To say that Yakuza Kiwami 2 has some side content would be an understatement, to say the least. Despite the need to rush from point A to point B at times in the main story, you’re still free to roam around the city you’re in to talk to people, eat at places, play mini-games and help other people in the city with their problems. Because apparently, Kiryu has all the time in the world to do whatever he wants whenever he wants, which really gives the player a lot of freedom to explore and do practically anything they want in the city.
The types of side missions you’ll encounter aren’t your standard run of the mill missions where a random person asks you to go to this location and recapture this section of the city because it’s been overrun by a gang. Each one has a small storyline that acts as a reason to get you involved in that person’s problems or the problems that you get into yourself (which happens more often than not, but usually ends up being comical). Sure these NPCs aren’t voice acted, but the dialogue has enough thought and detail for an NPC side mission and trust me, there are quite a few that you’ll find.
Mini-games are an entirely different scene for this title compared to side missions and you’ll be surprised (in more ways than one…) at what you’ll come across in this title. Some of them feel just as fleshed out as the main game and can distract you for hours on end, whilst others are simple claw machines or arcade games that you can play using your currency. So have fun playing the claw machine for hours on end trying to get every single plushie in the game! Though that being said, don’t be too surprised if you find some… unusual mini-games out there, this is a Japanese game after all…
Reading a Boss by Its Moves
On the surface, boss battles might seem extremely exciting and just as satisfying as fighting normal thugs that you find roaming in the city. The music is epic as you go up against a main boss and your finisher moves on some of them are extremely satisfying, but the core gameplay for bosses is just dull. That isn’t to say that the overall combat is bad, just the bosses themselves. The way that bosses react to your attacks and how they attack you depending on what you do just feels too much to keep the combat fluent and enjoyable. Now that’s not to say that the bosses are difficult, they’re just not entertaining as a boss battle, allow me to explain further.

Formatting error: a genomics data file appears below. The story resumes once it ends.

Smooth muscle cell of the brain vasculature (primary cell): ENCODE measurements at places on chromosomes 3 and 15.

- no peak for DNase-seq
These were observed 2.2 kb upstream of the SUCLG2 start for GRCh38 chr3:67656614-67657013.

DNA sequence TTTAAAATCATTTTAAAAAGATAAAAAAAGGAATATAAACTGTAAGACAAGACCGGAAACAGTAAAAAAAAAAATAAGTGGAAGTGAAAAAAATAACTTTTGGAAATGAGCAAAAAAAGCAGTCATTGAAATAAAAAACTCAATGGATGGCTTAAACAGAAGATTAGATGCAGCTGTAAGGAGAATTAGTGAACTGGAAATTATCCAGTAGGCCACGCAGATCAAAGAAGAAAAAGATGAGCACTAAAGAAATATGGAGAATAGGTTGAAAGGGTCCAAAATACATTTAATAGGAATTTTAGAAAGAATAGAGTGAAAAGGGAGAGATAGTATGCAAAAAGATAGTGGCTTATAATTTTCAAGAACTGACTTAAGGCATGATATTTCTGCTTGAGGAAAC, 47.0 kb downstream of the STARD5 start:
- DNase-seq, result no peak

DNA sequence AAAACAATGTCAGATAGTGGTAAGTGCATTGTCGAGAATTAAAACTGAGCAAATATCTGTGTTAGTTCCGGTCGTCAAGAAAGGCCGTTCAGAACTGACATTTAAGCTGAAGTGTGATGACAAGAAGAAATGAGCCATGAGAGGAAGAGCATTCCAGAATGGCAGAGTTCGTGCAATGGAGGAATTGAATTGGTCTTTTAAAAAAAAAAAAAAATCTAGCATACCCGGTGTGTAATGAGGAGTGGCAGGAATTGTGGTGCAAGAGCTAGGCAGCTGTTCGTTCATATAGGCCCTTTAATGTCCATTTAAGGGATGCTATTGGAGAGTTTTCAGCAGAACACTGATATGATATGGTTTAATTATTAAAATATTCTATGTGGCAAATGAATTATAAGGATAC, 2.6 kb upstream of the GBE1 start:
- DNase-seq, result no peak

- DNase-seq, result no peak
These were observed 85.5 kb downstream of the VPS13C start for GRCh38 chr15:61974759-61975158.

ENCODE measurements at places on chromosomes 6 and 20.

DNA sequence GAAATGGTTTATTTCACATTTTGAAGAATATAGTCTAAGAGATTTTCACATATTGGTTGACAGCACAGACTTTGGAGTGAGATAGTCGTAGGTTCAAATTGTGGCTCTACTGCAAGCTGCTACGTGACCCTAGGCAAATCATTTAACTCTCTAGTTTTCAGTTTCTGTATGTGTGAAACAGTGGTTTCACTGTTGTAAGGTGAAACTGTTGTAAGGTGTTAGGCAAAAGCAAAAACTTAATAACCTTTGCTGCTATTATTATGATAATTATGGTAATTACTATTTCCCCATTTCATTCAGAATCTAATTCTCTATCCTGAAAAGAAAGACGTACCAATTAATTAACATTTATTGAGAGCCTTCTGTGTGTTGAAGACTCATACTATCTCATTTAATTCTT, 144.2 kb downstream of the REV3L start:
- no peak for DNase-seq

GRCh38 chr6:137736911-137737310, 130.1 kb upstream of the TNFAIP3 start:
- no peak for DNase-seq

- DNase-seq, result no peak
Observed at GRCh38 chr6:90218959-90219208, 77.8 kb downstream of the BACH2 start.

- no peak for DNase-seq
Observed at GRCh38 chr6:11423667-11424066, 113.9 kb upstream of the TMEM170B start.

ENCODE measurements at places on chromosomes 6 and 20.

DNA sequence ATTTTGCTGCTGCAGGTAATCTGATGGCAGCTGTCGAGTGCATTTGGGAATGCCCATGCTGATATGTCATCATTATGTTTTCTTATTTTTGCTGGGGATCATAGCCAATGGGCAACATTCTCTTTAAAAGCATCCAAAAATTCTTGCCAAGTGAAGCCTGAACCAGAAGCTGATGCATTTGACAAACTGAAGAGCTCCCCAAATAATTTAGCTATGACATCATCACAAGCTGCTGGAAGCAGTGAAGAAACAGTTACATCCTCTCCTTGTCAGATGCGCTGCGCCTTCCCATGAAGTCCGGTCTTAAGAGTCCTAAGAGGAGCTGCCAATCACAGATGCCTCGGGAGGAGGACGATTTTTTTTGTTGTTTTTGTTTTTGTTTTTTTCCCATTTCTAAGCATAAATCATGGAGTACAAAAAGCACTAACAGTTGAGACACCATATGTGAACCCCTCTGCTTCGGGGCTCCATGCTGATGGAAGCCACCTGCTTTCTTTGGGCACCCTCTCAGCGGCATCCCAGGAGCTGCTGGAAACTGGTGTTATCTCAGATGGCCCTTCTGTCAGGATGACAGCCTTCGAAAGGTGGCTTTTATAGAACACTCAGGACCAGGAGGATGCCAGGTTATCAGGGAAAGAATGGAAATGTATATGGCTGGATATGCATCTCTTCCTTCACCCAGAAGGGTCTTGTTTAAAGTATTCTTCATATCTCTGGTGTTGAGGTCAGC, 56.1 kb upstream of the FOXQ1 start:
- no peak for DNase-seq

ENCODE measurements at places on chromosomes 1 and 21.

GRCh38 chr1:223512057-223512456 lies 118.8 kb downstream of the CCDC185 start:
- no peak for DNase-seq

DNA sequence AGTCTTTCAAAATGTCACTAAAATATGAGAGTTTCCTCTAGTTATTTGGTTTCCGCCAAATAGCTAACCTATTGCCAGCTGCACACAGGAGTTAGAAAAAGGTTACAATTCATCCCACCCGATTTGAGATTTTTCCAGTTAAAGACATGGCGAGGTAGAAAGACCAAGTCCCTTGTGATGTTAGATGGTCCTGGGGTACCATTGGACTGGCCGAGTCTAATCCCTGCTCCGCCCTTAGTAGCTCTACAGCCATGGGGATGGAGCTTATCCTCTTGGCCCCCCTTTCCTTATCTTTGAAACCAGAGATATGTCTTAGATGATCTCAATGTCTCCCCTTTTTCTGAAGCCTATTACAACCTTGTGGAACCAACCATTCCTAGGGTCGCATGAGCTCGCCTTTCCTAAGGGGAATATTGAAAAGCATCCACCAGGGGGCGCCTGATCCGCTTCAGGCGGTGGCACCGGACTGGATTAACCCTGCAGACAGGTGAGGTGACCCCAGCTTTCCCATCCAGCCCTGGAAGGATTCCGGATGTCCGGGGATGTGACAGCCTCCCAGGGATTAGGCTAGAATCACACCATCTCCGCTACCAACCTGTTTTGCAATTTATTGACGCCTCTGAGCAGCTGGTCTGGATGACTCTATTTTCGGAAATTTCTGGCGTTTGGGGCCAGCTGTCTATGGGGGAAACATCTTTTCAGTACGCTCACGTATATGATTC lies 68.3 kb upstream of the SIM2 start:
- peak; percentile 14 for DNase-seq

Bosses come in a variety of sizes and forms, but the majority of them are the same but with different punches and kicks which isn’t really the main problem (though thinking back to it now, there wasn’t really that much variety with bosses… What made them all feel different was the exciting and lively places and environments you were fighting at that make each one unique and memorable, but I digress). Some of them have blades which you obviously can’t block against but can backstep to avoid getting hit, this is just more of a headache since your block is useless. When you go fist to fist against a boss, however, there isn’t much fluency, you hold block to block their attacks then you attack 2 – 3 times and then rinse and repeat. If you block at the correct moment instead of holding it down then you can parry them which leaves them vulnerable to attacks for a few seconds, though sometimes this can be difficult. That’s about it, depending on how many layers of health the boss has will depend on how long the fight will play out for, it feels like it drags on with nothing interesting happening throughout. It feels like it depends way too much on the special attacks that you can only slowly build up.
The graphics are definitely a show-off, with bright lights all over the cities, it was easy to get lost simply walking down the streets in the first-person mode and looking at what the game presented. Granted, it might be a bit too bright and cluttered with so much going on, but for myself personally, I admired and took in everything that I experienced even as I was focused on kicking the living daylight out of thugs who looked at me funny on the streets.
Yakuza Kiwami 2 definitely lives up to its name with all the praise that it receives, from the hours upon hours of side missions and mini-games that can distract you longer than the main story will. This game thrives off the endless amount of content that it provides along with a satisfying and interesting story and fluent combat system. Sure, the boss battles aren’t that great and might be dull along with some odd design choices here and there, but you can easily overlook and even forget about these smaller issues when you’re too busy beating the hell out of a gang of thugs that looked at you funny. For anyone who hasn’t played Yakuza Kiwami 2, you’d be doing yourself a favour to pick it up when you can, you won’t regret it.